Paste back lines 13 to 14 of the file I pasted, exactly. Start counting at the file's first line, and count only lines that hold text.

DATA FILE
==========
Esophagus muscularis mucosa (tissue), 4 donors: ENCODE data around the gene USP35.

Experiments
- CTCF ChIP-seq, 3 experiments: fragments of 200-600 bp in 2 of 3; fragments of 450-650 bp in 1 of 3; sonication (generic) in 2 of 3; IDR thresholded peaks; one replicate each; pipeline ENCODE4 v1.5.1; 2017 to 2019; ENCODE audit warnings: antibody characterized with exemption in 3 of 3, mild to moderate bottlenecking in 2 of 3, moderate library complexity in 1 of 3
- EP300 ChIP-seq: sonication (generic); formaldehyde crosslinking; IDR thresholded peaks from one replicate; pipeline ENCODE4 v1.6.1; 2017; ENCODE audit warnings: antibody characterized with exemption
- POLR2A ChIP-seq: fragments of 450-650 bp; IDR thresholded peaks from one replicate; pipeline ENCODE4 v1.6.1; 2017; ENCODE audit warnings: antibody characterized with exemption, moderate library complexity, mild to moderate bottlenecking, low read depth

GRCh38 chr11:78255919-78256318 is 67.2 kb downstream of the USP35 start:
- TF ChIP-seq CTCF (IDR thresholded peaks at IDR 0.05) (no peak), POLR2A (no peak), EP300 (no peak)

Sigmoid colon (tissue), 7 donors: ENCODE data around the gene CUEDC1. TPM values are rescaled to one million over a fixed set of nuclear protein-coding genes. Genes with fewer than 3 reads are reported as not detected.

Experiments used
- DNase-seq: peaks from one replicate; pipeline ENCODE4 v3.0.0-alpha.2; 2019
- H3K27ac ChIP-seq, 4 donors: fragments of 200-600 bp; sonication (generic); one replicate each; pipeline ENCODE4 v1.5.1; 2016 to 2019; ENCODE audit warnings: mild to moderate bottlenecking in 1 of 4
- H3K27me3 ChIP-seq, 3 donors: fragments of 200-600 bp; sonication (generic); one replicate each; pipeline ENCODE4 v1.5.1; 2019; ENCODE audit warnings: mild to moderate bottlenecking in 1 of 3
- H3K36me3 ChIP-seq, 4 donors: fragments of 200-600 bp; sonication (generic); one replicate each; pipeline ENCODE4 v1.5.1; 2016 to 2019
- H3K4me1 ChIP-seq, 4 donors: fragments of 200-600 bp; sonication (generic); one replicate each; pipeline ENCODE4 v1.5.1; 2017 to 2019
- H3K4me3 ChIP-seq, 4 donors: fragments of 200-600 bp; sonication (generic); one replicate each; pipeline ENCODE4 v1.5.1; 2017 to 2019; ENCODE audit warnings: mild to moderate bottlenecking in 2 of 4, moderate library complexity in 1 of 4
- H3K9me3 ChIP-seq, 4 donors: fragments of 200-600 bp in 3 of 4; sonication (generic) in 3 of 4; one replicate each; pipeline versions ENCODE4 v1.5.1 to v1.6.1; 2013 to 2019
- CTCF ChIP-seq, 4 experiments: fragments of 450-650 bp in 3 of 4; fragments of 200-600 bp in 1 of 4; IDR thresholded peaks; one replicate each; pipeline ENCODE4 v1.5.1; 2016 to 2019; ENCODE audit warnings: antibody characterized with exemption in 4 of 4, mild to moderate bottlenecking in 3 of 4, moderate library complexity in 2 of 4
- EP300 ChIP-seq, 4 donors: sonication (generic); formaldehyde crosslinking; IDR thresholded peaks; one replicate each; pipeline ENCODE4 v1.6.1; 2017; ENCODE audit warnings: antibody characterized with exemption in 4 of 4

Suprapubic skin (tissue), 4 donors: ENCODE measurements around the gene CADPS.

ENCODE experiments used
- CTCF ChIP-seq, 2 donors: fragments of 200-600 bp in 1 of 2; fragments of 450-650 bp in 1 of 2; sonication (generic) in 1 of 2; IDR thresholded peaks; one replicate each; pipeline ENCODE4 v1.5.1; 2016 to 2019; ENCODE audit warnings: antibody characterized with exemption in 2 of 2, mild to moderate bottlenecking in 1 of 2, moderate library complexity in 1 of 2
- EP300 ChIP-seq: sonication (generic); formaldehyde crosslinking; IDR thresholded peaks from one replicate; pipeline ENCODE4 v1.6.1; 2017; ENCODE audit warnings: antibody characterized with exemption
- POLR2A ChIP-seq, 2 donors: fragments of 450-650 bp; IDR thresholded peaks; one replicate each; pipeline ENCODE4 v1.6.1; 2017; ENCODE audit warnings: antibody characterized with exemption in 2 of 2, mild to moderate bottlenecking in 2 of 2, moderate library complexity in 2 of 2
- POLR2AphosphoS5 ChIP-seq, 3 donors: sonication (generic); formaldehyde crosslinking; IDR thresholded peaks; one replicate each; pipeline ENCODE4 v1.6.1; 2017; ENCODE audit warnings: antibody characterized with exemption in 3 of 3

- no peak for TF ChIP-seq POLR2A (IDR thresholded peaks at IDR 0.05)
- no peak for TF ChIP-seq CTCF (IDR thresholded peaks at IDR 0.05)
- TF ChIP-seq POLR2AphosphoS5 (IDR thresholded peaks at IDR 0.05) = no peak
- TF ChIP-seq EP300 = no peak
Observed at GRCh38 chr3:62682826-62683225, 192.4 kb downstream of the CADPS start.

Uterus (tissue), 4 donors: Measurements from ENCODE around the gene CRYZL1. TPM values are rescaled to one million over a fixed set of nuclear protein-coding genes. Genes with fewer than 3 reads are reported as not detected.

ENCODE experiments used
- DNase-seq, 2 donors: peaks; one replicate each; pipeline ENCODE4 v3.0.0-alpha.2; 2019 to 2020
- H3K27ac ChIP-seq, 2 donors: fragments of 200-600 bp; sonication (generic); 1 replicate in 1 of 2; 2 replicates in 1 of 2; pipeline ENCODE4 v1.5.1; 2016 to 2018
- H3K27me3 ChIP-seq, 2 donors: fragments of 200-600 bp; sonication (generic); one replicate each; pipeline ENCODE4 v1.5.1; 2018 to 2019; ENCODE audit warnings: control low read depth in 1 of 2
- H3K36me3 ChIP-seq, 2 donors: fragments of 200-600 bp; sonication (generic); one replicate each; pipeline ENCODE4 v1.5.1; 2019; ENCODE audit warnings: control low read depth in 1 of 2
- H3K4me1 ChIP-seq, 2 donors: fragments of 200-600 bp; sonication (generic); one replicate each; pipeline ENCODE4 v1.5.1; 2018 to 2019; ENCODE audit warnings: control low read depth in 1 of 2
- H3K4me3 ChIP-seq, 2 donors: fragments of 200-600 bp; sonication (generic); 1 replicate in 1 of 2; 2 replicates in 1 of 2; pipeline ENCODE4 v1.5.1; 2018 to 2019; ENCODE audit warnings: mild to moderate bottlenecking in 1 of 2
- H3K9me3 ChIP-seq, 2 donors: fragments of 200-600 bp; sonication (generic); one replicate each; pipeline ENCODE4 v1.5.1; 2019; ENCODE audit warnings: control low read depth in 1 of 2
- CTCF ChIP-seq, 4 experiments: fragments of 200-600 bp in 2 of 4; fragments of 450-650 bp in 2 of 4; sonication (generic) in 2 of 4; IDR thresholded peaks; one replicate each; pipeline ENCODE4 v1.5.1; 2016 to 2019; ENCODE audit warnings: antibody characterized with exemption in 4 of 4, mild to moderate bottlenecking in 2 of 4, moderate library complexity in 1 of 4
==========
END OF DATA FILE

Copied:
- H3K36me3 ChIP-seq, 4 donors: fragments of 200-600 bp; sonication (generic); one replicate each; pipeline ENCODE4 v1.5.1; 2016 to 2019
- H3K4me1 ChIP-seq, 4 donors: fragments of 200-600 bp; sonication (generic); one replicate each; pipeline ENCODE4 v1.5.1; 2017 to 2019